Mobilization, Polarization, and Conversation: Lessons from Slovakia

Discourse across ideological lines could be the key to facilitating meaningful change.

*This article was originally written for PartnersGlobal in June 2019. It has been modified and updated for use in The Rights Stuff.*

June 12 | Last week, PartnersGlobal hosted Dušan Ondrušek of PDCS and Tom Carothers of the Carnegie Endowment for International Peace for a brief conversation on what the U.S. can learn from divided societies and citizen mobilization in Slovakia.  

Slovakia is a small country in central Europe bordered by Poland and Hungary, states which have recently seen significant right-wing and populist movements. 

To some degree, Slovakia has been influenced by its neighbors’ political trends—parliamentary elections in 2016 resulted in shrinking percentages of both center-left and center-right party representation and rising numbers of far-right politicians.

In other ways, Slovakia appears to be defying trends. 

Take Zuzana Čaputová, for example. A lawyer new to politics with significant activist experience, Čaputová was elected Slovakia’s first female president in March. Many are hopeful that she will bring a new culture to Slovakian politics.

Another factor offsetting regional trends is Slovakia’s civil society.  2018 protests led by young activists following the contracted killing of a Slovakian journalist saw significant success. Not only did protests force the resignation of Prime Minister Robert Fico, but they also catalyzed a movement characterized by large scale youth involvement and nonviolent mobilization. Some of these young grassroots leaders have successfully entered local politics.

Nevertheless, Slovakian society continues to polarize, and this polarization is not isolated. Similar trends of increasing polarization are also affecting other countries worldwide, including the U.S.

According to Mr. Carothers, polarization in divided societies emerges from the combination of identity values with political choices based on perceived or real attacks on identity. Polarization can paralyze the possibility of cooperation.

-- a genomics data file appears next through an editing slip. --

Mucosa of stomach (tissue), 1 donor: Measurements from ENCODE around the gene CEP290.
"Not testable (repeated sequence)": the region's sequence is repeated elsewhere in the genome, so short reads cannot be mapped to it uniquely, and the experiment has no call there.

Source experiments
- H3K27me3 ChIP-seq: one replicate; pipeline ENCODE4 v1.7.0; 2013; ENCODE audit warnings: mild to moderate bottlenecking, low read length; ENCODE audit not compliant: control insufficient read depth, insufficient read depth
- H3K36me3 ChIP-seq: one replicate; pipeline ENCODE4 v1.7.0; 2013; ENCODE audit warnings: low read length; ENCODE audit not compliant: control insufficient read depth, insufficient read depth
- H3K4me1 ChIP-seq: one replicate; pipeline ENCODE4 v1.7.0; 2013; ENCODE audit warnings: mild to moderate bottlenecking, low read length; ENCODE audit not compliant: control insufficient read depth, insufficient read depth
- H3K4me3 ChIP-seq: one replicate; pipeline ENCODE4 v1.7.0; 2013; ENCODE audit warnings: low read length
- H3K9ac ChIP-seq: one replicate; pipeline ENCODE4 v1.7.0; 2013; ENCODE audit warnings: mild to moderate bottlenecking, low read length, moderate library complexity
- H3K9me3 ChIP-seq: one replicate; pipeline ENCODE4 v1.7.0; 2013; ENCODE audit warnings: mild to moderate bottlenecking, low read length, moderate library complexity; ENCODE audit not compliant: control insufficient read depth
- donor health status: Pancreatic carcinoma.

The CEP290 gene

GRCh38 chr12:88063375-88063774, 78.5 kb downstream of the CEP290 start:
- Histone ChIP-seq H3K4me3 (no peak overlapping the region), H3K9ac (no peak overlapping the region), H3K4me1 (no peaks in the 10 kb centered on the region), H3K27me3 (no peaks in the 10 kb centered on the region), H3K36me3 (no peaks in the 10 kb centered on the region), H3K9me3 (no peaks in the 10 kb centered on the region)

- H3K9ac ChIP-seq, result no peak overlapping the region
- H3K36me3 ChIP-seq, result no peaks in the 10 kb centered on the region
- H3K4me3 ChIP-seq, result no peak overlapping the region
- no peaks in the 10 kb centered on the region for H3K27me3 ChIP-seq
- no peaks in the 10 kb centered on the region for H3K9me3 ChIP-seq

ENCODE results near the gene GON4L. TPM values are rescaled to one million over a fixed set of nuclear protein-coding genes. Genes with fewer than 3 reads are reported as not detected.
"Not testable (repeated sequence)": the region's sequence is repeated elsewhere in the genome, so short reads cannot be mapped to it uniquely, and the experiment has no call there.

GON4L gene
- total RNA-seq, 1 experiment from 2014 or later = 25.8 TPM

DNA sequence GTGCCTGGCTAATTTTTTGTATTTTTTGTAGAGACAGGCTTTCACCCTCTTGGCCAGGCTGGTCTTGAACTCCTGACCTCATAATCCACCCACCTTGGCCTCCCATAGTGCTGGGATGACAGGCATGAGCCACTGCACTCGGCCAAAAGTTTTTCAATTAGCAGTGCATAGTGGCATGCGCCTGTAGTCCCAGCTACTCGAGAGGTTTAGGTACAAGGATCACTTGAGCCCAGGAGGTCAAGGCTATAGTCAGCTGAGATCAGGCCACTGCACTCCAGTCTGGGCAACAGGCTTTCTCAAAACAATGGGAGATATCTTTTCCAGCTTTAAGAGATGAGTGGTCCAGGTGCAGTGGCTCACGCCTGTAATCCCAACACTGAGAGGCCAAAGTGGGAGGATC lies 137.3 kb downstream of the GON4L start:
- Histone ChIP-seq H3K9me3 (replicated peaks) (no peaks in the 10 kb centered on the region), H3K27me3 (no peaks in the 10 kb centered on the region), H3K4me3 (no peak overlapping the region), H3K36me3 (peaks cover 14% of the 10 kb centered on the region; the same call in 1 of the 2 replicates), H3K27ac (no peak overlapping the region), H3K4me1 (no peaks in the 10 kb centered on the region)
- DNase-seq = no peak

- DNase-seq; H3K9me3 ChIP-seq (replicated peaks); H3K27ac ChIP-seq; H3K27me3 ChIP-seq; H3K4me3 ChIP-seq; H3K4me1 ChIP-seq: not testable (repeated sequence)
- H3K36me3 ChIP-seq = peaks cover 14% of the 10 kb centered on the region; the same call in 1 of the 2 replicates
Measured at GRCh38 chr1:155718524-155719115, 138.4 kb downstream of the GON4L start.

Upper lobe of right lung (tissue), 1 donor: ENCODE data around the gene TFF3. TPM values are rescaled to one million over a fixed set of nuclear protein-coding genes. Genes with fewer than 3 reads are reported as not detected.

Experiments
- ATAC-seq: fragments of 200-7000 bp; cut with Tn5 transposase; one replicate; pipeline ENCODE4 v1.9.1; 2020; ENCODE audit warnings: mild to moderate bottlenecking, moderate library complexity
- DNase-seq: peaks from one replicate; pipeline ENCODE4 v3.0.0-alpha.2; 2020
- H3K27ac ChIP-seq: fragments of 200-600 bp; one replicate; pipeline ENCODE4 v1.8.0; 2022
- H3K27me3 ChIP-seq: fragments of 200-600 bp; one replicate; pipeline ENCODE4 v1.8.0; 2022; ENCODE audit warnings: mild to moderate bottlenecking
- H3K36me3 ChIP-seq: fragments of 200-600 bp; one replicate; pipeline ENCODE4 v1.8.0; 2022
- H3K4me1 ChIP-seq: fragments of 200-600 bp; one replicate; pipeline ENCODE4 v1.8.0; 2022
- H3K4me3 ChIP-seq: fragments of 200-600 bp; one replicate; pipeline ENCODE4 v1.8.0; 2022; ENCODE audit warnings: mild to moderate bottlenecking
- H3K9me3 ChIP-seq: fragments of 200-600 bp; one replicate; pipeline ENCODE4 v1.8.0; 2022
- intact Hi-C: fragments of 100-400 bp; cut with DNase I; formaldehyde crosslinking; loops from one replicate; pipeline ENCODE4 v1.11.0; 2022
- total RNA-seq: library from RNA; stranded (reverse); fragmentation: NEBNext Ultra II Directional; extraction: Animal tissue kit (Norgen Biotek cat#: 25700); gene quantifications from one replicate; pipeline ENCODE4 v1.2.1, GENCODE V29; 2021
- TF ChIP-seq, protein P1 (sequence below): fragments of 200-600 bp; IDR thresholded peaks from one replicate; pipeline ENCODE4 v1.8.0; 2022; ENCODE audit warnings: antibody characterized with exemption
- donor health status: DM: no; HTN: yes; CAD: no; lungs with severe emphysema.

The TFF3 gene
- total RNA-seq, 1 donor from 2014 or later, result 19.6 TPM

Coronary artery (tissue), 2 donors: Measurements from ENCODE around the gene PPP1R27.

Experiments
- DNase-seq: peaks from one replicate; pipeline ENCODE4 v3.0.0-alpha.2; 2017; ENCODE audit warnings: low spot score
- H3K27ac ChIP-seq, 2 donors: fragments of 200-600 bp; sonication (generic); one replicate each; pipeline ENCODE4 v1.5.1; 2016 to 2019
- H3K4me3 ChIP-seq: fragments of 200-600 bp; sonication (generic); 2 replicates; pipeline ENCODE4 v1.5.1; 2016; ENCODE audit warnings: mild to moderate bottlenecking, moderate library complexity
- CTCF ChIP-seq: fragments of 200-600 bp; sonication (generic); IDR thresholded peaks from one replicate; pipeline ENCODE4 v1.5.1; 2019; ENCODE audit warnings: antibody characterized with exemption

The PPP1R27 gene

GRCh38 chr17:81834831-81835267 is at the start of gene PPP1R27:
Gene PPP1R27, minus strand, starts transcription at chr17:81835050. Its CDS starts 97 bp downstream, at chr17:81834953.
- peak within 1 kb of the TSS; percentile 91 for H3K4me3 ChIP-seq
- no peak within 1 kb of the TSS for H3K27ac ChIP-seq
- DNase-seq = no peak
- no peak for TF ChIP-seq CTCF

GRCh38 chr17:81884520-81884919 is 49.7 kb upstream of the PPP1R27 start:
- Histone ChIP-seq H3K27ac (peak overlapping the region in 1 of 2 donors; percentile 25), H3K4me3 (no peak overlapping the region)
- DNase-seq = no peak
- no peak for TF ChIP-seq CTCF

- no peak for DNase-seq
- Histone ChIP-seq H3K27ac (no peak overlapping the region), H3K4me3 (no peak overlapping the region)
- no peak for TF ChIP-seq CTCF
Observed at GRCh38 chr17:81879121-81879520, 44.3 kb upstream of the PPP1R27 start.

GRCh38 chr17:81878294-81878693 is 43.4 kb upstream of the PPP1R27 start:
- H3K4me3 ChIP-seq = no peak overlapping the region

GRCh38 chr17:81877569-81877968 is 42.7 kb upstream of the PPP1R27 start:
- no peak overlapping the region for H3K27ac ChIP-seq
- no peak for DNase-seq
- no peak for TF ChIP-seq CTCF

To combat it, one can attempt to find ways to work with the other side, and or attempt to change the other side’s values. In Mr. Ondrušek’s and PDCS’s experience, the second option doesn’t decrease polarization.

Therefore, decreasing polarization means finding ways to work with the other side. This calls for conversation—a difficult task, according to Ondrušek, especially when considering how much to weigh perspectives like those from far-right officials, who increasingly echo fascist ideals from Europe’s past.   

People on the extremes are the most vocal, visible, and clear about what they aim to achieve. As a result, people in the middle prepared to reconcile and find common solutions are easily drowned out in polarized political noise. This is increasingly the case in both the U.S. and Slovakia, where strong populist political narratives surrounding similar political issues such as migration feed on hate and influence political parties and the level of fear in society.

PDCS, however, has seen success in finding ways to bring people with conflicting viewpoints into deliberative discussions.  The key lies not in creating platforms for people like neo-fascist elected officials to spread hate, but in engaging voters who elected these officials on specific issues and possible solutions. Most importantly, voters must be heard, as leaving them out of discussions means losing any possibility for change-making discourse.

The U.S. can learn some valuable lessons from PDCS’s work and Slovakia’s recent political events. A thriving, earnest, and issue-centered civil society can entrance a nation and lead to widespread mobilization. People running for office who are practical, trustworthy, and different can inspire diverse swaths of people.

Ondrušek and his team at PDCS recently completed a project called Peace Sofa intended to show the possibility of creating conversation on polarizing topics between people with radically different perspectives. Each person brought their own sofa, which carpenters sawed in half and joined with a different half from someone with a varying perspective. Then, sitting from the other person’s point of view, people conversed for an hour.

A carpenter isn’t always needed to get people to see from different perspectives it, but creativity is.

Conversation, a seemly simple concept, isn’t always easy to facilitate. Nor will conversation alone change politics. It can, however, open up the possibility for further dialogue and collaboration—a key step to achieving depolarization. Ondrušek summarized it well:

“It’s worthwhile to speak to people.”